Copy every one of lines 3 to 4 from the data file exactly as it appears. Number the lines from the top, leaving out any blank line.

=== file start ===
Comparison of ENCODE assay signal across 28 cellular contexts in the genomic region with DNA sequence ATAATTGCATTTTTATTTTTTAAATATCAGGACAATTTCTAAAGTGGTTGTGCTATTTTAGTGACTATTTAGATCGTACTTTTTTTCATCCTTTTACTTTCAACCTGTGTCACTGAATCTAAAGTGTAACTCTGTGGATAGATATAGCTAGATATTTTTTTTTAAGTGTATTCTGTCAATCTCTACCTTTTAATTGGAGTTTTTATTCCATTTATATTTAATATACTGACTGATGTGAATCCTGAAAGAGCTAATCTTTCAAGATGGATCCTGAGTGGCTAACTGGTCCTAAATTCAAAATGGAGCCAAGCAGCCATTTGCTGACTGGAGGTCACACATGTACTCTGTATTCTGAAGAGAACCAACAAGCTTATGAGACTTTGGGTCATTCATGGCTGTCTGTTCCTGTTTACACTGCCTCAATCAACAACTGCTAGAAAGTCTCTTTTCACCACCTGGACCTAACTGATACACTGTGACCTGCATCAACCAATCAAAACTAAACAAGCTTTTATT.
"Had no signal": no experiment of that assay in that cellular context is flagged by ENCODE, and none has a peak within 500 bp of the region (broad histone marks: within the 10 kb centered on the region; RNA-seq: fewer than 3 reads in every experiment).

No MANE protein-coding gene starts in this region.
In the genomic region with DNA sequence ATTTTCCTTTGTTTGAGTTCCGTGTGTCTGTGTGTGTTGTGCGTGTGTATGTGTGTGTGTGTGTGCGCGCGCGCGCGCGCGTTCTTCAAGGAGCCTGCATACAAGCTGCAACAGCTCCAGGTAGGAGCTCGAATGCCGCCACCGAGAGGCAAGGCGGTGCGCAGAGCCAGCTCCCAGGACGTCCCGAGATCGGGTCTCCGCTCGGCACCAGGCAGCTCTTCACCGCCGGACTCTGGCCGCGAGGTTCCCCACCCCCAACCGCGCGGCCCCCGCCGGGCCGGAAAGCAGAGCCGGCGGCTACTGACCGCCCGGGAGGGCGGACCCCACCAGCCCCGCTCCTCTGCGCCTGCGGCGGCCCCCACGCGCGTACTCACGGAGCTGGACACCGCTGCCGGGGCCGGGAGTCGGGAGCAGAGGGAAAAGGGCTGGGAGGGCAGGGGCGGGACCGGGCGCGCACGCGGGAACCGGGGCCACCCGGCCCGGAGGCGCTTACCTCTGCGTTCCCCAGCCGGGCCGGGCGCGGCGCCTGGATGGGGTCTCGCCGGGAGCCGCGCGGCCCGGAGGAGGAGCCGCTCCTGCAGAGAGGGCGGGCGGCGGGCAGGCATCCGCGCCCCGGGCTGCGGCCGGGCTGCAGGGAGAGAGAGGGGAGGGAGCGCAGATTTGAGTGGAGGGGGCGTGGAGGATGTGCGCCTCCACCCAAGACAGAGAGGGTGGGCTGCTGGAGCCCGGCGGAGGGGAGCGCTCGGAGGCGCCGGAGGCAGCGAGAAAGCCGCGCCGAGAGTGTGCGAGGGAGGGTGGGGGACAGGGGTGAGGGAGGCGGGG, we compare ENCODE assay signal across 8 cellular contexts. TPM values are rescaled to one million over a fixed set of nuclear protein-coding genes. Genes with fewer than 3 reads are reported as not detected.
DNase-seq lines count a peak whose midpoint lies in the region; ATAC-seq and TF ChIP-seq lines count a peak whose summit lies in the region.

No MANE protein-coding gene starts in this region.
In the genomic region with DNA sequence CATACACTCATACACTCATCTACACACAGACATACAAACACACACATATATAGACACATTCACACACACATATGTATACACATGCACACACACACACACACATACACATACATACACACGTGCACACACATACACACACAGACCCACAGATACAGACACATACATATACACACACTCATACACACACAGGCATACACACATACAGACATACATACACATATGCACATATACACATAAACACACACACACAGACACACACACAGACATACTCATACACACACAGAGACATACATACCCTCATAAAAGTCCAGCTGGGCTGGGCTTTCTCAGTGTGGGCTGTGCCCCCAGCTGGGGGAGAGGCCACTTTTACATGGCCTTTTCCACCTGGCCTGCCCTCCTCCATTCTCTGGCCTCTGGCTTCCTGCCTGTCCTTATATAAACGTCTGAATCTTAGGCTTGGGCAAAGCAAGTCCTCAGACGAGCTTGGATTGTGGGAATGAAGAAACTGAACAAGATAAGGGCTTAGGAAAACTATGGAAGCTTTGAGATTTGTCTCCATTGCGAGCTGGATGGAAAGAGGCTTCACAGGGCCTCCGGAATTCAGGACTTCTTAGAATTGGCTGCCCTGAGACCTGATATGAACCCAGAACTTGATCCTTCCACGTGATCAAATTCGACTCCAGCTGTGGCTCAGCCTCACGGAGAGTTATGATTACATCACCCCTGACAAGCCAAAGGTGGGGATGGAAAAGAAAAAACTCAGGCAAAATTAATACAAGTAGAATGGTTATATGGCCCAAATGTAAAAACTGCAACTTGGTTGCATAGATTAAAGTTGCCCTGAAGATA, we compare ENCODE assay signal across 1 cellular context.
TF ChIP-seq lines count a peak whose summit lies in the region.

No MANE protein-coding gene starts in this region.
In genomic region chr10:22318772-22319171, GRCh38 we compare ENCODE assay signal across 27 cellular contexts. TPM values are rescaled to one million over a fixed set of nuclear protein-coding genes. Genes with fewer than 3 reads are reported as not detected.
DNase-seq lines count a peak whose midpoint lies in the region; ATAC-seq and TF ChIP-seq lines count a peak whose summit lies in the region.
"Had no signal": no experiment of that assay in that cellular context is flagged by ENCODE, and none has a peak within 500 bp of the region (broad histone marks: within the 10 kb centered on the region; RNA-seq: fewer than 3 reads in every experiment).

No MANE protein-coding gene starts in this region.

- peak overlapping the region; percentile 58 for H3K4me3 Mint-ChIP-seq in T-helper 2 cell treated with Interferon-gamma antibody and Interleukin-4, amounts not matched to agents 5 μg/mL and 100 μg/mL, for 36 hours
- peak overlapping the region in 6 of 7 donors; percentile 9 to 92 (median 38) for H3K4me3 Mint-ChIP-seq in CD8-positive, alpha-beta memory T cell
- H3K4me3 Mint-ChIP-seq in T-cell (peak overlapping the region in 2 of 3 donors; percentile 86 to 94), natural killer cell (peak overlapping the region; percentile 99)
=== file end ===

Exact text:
No MANE protein-coding gene starts in this region.
In the genomic region with DNA sequence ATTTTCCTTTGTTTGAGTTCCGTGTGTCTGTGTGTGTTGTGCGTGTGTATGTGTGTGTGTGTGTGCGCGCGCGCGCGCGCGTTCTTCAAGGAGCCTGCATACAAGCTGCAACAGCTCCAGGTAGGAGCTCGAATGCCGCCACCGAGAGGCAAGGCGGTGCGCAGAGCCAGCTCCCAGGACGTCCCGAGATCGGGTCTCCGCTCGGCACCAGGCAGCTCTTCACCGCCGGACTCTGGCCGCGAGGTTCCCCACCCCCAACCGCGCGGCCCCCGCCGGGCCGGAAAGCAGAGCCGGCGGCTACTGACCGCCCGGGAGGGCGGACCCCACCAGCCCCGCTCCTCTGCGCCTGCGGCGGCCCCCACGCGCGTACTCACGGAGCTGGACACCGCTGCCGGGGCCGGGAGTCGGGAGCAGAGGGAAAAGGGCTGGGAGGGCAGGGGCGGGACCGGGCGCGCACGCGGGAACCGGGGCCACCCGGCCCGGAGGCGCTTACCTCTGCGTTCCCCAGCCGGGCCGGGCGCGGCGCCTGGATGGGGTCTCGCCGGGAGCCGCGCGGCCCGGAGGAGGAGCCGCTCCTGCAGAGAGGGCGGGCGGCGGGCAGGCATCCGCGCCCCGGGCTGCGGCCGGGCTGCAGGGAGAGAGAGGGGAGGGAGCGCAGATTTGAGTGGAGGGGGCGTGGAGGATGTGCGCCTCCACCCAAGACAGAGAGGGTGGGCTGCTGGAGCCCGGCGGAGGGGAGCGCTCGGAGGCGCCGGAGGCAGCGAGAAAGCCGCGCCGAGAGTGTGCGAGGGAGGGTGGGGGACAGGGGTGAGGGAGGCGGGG, we compare ENCODE assay signal across 8 cellular contexts. TPM values are rescaled to one million over a fixed set of nuclear protein-coding genes. Genes with fewer than 3 reads are reported as not detected.